Workers across Ohio experience a wide variety of on-the-job injuries every day—last year the Ohio Bureau of Workers’ Compensation (BWC) approved benefits for more than 86,000 injuries. From slips to vehicle accidents to falls from height, workplace accidents are common and can cause severe, traumatic injuries. When a worker is injured on the job, he or she is eligible for workers’ compensation benefits to cover medical expenses and lost wages.
For some workers, complications from work-related injuries do not surface until long after the initial accident. One such complication is complex regional pain syndrome (CRPS), also known as reflex sympathetic dystrophy syndrome (RSD). CRPS can be severe, debilitating and expensive to treat for those who experience it, and the BWC and self-insured employers often deny claims related to this painful syndrome.
Workers Who Develop Complex Regional Pain Syndrome After a Workplace Accident Face Debilitating Pain
CRPS is chronic pain condition that occurs after an injury, typically affecting one limb—an arm, leg, hand, or foot. The pain associated with the condition is generally more severe than what would be expected from the original injury. Symptoms of CRPS can include:
- Continuous burning or throbbing pain
- Changes in skin color
- Changes in skin texture
- Muscle spasms
- Decreased movement
- Increased sensitivity to touch
Over time, the symptoms of CRPS can intensify, and the affected body part can experience more severe damage. According to the Mayo Clinic, some research indicates that early treatment can improve the symptoms and halt the advancement of the pain.
Treatment Options for Injured Workers With Complex Regional Pain Syndrome
Treatment options for CRPS vary, with every treatment plan tailored to the unique circumstances and needs of the injured worker. Common treatments for CRPS include:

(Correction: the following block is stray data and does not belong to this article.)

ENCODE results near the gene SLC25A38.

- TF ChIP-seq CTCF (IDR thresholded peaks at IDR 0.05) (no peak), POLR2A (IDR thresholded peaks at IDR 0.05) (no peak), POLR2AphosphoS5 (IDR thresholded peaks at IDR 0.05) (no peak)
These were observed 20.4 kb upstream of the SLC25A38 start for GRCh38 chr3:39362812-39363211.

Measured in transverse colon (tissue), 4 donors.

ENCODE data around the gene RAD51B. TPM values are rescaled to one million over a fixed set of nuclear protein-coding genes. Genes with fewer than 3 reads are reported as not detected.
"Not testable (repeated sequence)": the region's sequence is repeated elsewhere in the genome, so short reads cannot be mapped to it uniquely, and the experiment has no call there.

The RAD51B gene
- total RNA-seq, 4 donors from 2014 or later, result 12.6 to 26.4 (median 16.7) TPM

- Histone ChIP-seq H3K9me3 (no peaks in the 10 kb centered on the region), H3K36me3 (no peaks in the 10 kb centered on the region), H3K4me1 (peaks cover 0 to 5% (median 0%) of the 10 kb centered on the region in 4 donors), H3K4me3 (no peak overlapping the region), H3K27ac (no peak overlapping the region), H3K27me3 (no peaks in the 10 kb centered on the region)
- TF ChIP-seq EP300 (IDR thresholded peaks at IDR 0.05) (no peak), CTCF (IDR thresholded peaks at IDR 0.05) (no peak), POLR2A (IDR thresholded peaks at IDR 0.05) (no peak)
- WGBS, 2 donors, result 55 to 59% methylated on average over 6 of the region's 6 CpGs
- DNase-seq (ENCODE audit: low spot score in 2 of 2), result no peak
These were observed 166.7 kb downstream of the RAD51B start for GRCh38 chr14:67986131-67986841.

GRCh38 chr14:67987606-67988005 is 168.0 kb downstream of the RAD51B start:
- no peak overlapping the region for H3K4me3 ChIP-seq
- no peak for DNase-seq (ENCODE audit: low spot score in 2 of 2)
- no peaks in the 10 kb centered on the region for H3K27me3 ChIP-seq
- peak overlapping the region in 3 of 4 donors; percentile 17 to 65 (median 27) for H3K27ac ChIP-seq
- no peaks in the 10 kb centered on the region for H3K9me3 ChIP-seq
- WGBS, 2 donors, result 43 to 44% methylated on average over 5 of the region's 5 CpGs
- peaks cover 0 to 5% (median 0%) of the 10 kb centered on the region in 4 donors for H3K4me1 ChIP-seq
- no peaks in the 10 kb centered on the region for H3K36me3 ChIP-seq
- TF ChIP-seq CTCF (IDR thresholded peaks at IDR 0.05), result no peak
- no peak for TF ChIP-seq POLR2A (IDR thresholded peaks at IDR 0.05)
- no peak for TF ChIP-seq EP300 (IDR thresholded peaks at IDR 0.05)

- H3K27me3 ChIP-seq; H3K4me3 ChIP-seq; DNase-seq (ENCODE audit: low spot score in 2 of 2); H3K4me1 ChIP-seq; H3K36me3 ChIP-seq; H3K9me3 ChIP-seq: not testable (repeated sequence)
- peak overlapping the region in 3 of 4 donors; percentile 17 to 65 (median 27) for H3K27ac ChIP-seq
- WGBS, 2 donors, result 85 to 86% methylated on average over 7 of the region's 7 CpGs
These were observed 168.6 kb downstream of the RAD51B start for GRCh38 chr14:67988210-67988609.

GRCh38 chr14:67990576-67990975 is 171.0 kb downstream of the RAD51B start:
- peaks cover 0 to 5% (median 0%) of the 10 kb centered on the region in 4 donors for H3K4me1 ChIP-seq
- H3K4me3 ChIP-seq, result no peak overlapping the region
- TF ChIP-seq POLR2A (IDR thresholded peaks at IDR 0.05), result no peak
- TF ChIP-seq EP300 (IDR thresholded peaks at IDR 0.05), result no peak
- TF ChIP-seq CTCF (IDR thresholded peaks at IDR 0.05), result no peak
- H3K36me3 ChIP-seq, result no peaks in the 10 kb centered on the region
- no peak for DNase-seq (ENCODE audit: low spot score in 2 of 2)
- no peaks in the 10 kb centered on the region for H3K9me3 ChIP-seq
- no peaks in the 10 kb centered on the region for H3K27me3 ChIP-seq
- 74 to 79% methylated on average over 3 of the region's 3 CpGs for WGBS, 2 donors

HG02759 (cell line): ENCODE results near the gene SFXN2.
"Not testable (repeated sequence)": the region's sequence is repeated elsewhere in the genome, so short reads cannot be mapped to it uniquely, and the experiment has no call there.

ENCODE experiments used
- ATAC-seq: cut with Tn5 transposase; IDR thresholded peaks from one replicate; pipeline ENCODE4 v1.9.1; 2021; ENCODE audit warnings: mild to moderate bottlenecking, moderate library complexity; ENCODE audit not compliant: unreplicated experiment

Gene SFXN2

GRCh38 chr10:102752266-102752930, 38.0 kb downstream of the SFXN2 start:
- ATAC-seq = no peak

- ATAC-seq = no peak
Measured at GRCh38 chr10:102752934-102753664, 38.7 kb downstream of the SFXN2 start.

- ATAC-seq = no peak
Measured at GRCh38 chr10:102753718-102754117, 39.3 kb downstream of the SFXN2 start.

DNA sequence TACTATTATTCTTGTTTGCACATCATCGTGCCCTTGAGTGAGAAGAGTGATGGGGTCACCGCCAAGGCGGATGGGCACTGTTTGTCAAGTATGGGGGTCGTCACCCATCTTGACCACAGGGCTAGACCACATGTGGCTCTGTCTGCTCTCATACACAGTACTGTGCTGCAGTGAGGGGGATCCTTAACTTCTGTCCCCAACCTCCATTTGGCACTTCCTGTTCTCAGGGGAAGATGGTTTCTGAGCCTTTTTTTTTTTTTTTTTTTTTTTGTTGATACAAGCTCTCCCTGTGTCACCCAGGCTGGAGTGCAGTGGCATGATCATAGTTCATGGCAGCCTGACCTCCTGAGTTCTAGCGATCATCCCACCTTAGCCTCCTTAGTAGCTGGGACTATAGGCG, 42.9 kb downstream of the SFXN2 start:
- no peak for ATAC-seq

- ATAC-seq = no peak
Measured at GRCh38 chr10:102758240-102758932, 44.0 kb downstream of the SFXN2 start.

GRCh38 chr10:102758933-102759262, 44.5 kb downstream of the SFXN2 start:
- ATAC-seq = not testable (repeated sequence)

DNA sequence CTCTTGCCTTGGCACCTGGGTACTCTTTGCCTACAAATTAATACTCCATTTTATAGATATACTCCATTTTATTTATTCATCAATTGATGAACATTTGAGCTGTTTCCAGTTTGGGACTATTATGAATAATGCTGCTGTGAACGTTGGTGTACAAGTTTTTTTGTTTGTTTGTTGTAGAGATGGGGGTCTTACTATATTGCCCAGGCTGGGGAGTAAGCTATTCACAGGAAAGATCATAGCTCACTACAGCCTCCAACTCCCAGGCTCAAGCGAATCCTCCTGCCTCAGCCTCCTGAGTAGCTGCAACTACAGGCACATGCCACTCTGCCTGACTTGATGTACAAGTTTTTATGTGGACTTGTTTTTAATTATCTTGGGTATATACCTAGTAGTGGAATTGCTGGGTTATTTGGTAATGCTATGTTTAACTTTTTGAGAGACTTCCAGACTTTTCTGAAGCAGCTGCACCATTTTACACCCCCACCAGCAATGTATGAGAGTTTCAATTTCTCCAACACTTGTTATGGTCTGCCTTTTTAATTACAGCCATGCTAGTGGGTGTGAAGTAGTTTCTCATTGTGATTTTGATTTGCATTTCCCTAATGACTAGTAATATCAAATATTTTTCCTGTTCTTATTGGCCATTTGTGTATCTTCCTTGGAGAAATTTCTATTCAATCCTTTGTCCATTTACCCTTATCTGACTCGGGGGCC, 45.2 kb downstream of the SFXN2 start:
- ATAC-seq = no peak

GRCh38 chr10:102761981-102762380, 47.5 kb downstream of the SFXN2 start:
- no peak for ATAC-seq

- Medication. Over-the-counter pain relievers, steroids, antidepressants, anticonvulsives, and opioids have all been used to address the symptoms of CRPS.
- Physical therapy. Physical therapy can help injured workers learn gentle exercises that can help them retain range of motion and strength.
- Biofeedback. This non-invasive therapy uses many guided relaxation and focus exercises to help those suffering from chronic pain gain more control over bodily functions including skin temperature, blood flow, and muscle tension. Biofeedback techniques can help to relieve pain and stiffness associated with CRPS.
- Spinal cord stimulation. This treatment entails surgically implanting a small device beneath the skin. When the spinal cord stimulator is turned on, it sends mild electric pulses to the nerve fibers in the affected area of the spine. These electric pulses help to mask pain signals before they reach the brain.
- Pain pump implant. Through surgery, a small pump is implanted in the body to provide doses of pain-relieving medication directly to the spinal nerves causing the pain.
Obtaining Medical Care for CRPS Through the Ohio BWC
Although the first cases of the CRPS were documented over 100 years ago, the cause is unknown, and the disease itself is not clearly understood. There is no single test to concretely diagnose the condition, so doctors must rely on bone scans, sympathetic nervous system tests, x-rays, magnetic resonance imaging (MRI) studies, and medical history to diagnose CRPS.
While experts agree on the validity of the condition, and clear evidence of the physiological issues is associated with CRPS, the uncertainty surrounding the syndrome may be a hurdle to obtaining treatment approval from the Ohio BWC.
At Monast Law Office, our knowledgeable legal team has helped many injured workers present compelling medical evidence to secure medical care and compensation to address the painful symptoms of CRPS. Call our Upper Arlington office today to learn more about what we do, or request a free copy of our book, The Worker’s Guide to Injury Compensation in Ohio, to learn about the state’s workers’ compensation system.